Two shots by U.S. Open champion that teach us a lot

If golf was like competitive diving and had degrees of difficulty on every shot, two of Gary Woodland’s challenges on the back nine Sunday would have been around 9.9 on a scale of 10.

He nailed both of them, and that’s why he’s the U.S. Open champion.

The first was on the par-5 14th hole at Pebble Beach. If you’ve been lucky enough to play Pebble or even have just walked it, you know the difficulty of any approach shot to that green. It’s like trying to land a ball on a tabletop that sits behind a huge, yawning bunker.  

Anything left is dead.

Anything long is dead.

Anything to the right spins off the green or leaves you with a scary putt up the hill.

Hitting out of the bunker is no bargain, either. You can barely see the pin.

For most of us, just getting a wedge onto the putting surface is extremely daunting. Woodland did it with a 3-wood from 263 yards.

I don’t know many amateurs who would even attempt that shot from a normal human being’s 3-wood range. It wouldn’t be smart. The chances of pulling it off are about 1%, and that’s on a good day.

I’ve got to wonder how many pros could execute that shot, for that matter. That’s a long way to hit a perfect 3-wood. I was sure Woodland was about to make the classic blunder that would propel Brooks Koepka to his third straight U.S. Open title.

That was the classic example of “There are the pros, and then there’s the rest of us.” Every time I watch a pro tournament, especially a major on a gruesomely difficult layout, I gain a new appreciation for what they can do out there.

But then was a shot where length wasn’t a factor – Woodland’s chip off the putting surface on No. 17.

I can count on one hand the number of times I’ve had to chip off a green because putting wasn’t a viable option, and I don’t need any hands to count the number of times it turned out well. I’m 0-fer.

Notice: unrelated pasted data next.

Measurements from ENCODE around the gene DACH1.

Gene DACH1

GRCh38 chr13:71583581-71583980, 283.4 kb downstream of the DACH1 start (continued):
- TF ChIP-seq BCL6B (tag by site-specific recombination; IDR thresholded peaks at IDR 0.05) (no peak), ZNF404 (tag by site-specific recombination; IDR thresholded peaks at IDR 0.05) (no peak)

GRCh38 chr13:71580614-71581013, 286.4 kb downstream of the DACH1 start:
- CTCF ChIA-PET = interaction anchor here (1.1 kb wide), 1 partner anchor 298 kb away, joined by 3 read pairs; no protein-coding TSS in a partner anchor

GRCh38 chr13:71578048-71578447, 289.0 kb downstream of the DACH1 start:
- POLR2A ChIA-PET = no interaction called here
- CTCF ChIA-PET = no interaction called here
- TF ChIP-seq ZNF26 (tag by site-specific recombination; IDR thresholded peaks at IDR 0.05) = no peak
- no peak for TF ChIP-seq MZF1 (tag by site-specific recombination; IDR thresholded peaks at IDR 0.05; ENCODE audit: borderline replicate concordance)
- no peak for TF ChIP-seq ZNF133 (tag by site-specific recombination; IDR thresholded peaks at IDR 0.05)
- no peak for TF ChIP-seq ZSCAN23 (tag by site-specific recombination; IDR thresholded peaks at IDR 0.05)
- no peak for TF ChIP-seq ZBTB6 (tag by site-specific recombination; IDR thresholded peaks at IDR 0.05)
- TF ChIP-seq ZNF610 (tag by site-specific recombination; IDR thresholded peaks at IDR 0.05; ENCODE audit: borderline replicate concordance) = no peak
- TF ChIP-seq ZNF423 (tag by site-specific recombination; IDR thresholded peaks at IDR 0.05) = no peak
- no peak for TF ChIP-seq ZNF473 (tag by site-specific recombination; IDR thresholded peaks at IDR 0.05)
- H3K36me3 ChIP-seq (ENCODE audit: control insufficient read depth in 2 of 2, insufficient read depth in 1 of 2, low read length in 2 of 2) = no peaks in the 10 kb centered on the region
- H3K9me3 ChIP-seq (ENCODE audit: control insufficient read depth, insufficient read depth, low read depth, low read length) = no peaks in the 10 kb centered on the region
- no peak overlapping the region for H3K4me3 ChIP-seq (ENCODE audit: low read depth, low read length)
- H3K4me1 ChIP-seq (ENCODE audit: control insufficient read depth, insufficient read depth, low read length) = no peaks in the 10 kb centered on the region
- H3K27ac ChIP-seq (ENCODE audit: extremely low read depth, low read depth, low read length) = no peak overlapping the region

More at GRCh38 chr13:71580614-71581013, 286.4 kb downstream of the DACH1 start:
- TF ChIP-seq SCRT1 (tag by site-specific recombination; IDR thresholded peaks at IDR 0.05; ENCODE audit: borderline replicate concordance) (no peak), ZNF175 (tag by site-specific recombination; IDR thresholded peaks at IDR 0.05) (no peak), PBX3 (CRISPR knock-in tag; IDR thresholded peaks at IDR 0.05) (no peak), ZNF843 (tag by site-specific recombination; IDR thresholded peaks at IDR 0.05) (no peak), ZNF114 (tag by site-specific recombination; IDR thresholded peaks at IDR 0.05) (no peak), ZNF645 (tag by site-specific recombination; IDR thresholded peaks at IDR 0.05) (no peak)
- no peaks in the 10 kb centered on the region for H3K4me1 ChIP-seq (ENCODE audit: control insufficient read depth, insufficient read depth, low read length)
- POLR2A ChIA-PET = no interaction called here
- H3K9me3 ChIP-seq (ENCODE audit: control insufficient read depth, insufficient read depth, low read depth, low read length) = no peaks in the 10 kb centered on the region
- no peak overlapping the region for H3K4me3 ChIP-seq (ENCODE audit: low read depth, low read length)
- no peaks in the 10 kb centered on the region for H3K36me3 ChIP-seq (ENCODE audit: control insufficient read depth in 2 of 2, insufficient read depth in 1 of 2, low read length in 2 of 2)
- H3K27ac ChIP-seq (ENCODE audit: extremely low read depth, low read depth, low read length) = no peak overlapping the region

There’s something about that shot that messes with your mind. You don’t want to take a divot out of the green, so you’re a little hesitant about properly getting your club down to the bottom of the ball. But you also don’t want to chunk it, which frequently happens on closely manicured fairways.

No problem for Woodland. He clipped it just right and got his ball to check up right next to the pin. Easy par.

There’s no doubt that about 99% of the viewing audience thought he was going to make bogey and Koepka was going to get up and down for birdie on No. 18 to pull into a tie. When Woodland came up with his neat little chip and Koepka had to settle for par, the tournament was essentially over.

It wasn’t the most exciting finish Sunday. I kept waiting for Koepka to pull even and make it a neck-and-neck race.

But even without that much drama on the scoreboard, we still can take something away from the skill required to pull off those two shots.

Sure, good golf often is about playing smart and minimizing the damage, but it’s also about having the ability to hit a miracle shot and the precision to handle a challenging chip.

Consider the degrees of difficulty that confront you as you dive into your next round of golf, and then rate how you did. But here’s the great thing about our great game: You’re your own judge.

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